Its latest landmark, the Elbphilharmonie, dominates the waterfront but throughout this port city there is captivating art, architecture and music
I made my Hamburg discovery in the Museum für Kunst und Gewerbe. After a happy hour spent gazing at the cabinets of ceramics, glass and decorative treasures dating back to dynastic Egypt, I turned a corner and there it was: a vision of Austin-Powers grooviness. This was Danish designer Verner Panton’s canteen for Der Spiegel, lifted from the magazine’s Hamburg headquarters and transplanted, intact, to the museum of decorative arts. Like a time capsule, the flying saucer lights and violet upholstery capture the optimism of 1960s design.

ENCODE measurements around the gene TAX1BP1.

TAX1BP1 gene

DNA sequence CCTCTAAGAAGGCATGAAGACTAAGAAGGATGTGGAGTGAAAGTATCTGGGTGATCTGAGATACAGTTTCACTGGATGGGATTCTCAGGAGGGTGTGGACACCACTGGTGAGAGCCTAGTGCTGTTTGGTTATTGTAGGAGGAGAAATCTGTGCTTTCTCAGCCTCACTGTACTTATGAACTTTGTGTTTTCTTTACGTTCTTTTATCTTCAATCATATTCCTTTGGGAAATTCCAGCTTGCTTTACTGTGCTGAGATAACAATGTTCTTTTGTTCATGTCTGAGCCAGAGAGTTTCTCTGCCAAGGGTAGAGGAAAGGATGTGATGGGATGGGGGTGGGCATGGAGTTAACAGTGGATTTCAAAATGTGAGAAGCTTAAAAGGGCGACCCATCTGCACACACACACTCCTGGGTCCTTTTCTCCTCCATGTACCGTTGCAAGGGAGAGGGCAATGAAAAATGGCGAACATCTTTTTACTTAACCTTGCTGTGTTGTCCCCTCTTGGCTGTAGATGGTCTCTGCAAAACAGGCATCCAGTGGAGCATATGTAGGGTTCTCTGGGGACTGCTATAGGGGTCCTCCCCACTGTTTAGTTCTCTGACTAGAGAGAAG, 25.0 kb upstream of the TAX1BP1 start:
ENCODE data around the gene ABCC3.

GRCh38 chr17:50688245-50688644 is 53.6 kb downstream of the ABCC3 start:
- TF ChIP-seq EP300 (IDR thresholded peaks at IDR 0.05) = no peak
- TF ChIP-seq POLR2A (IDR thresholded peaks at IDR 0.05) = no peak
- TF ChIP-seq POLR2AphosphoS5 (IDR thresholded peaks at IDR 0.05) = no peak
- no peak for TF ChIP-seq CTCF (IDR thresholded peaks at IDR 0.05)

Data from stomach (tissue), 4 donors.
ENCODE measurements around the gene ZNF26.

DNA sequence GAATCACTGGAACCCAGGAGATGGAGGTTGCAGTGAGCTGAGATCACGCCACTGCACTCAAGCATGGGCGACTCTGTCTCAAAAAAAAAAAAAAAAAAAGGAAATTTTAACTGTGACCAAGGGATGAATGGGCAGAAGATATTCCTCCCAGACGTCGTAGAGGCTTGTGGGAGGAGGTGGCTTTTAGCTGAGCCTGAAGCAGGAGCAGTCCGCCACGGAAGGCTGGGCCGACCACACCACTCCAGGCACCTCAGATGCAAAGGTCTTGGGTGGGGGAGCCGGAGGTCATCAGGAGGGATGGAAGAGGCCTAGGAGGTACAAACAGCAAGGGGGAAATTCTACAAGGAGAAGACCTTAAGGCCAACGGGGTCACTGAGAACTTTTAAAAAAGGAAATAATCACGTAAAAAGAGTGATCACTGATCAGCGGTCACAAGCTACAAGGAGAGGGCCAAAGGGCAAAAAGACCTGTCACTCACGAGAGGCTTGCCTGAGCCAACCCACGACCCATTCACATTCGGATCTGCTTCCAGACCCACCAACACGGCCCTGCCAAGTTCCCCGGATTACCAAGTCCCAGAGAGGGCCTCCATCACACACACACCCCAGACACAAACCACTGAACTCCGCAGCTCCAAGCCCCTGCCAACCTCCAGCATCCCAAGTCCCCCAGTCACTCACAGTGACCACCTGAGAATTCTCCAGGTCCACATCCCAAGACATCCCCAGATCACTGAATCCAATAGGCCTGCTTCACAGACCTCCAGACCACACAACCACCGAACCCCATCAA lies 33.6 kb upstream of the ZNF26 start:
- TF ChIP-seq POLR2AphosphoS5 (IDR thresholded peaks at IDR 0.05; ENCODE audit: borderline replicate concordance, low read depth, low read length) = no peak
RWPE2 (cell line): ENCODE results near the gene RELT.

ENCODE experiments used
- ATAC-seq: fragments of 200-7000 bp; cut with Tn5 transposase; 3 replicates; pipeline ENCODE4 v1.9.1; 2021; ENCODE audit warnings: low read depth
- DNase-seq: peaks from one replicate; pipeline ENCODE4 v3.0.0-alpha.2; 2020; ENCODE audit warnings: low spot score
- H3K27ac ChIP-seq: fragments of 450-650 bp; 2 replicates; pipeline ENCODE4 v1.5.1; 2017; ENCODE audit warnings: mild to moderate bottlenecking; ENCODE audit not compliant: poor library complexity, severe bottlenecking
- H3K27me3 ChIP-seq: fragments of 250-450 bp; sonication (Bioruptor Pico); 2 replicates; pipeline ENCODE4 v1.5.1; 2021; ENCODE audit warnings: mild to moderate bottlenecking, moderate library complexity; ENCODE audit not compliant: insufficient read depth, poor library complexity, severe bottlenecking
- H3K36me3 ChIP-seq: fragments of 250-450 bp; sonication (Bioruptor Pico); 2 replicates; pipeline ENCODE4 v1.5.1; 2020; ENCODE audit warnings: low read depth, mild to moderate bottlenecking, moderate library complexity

As Germany’s largest port, prosperous Hamburg has always welcomed innovation. The typische Hamburger is, as our guide Nicola Janocha puts it: “Reserved, unflashy. We’re conservative socialists, but our mercantile past has made us open to change. We spend our money on things that benefit the city.” You can see this in Hamburg’s ever-evolving topography. Office blocks are being reinvented as boutique hotels, such as the Sir Nikolai; Gothic spires loom over contemporary architecture by David Chipperfield and Zaha Hadid. Although it was badly bombed during the second world war, whispers of old, Hanseatic Hamburg remain. One moment you might be in the shadows of a Brutalist block; turn a corner and you find a 17th-century street crossed by the low bridges and canals that give this maritime metropolis its surprisingly poetic charm.